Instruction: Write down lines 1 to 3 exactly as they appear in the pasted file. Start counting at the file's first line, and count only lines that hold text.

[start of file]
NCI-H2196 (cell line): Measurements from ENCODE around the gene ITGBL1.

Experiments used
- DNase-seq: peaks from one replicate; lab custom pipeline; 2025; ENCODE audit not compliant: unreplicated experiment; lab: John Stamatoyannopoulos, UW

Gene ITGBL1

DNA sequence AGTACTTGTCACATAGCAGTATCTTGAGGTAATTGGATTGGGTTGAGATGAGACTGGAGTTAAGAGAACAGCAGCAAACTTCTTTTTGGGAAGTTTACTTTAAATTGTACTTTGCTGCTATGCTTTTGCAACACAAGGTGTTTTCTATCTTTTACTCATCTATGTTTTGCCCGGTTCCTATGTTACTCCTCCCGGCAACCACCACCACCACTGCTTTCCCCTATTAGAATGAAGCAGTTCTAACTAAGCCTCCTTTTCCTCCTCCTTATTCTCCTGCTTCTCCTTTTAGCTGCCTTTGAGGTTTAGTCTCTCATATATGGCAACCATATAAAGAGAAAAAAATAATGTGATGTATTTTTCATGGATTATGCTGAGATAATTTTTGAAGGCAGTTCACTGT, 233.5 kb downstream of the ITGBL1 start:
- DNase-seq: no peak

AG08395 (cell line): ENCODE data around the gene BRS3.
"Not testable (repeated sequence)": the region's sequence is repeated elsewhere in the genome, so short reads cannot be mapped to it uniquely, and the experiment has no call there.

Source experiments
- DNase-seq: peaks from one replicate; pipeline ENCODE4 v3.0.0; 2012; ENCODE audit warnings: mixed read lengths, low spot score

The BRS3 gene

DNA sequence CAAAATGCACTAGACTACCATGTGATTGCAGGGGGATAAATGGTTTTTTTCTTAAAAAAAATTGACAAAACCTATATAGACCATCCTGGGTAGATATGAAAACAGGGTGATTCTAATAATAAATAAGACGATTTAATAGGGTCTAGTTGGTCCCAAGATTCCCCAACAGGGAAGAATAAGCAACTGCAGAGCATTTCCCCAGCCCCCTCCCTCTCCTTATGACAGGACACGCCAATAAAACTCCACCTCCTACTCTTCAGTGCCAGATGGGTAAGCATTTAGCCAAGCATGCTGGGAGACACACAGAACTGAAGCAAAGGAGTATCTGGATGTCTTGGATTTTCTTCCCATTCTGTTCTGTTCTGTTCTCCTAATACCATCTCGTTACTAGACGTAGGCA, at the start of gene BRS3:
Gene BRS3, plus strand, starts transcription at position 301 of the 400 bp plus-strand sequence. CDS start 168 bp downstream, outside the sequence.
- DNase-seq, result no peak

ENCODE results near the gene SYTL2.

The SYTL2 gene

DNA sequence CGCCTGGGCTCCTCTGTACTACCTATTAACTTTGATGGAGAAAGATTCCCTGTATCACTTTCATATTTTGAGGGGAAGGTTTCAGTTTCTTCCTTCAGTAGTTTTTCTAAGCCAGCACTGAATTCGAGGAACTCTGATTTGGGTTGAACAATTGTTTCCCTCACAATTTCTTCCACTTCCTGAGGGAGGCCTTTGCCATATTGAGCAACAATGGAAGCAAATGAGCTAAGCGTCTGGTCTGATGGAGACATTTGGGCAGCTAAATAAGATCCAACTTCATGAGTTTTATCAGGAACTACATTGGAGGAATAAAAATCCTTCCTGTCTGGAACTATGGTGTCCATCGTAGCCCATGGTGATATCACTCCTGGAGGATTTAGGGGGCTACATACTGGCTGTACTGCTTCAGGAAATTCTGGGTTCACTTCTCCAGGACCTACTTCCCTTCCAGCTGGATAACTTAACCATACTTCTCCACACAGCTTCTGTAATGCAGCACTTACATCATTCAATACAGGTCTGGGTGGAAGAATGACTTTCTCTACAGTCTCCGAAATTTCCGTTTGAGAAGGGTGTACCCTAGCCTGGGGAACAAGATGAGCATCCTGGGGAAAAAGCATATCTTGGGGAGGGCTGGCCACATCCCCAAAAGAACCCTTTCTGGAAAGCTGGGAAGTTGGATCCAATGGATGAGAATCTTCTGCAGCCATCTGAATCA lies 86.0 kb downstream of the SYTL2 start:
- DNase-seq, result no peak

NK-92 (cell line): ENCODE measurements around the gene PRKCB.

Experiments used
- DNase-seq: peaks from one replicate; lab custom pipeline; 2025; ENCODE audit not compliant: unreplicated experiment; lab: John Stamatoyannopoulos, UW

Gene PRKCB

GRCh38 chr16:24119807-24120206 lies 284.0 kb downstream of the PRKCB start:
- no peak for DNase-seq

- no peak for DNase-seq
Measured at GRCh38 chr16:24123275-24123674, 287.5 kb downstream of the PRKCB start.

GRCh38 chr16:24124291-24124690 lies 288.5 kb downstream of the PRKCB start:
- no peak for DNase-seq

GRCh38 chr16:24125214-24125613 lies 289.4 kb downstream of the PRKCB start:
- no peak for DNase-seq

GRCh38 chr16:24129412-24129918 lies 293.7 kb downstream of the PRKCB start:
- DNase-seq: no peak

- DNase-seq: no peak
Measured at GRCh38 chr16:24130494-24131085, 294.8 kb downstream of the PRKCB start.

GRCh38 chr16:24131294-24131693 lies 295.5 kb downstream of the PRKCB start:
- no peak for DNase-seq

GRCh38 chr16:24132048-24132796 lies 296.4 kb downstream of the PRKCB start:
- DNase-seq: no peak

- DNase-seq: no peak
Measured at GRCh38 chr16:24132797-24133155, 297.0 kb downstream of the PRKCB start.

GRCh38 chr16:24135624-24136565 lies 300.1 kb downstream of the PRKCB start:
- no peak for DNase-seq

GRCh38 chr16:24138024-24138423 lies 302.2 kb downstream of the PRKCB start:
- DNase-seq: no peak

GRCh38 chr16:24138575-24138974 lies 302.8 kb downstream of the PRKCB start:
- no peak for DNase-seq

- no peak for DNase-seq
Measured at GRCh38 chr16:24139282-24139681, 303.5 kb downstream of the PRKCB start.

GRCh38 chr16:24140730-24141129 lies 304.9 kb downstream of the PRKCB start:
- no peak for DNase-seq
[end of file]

NCI-H2196 (cell line): Measurements from ENCODE around the gene ITGBL1.

Experiments used
- DNase-seq: peaks from one replicate; lab custom pipeline; 2025; ENCODE audit not compliant: unreplicated experiment; lab: John Stamatoyannopoulos, UW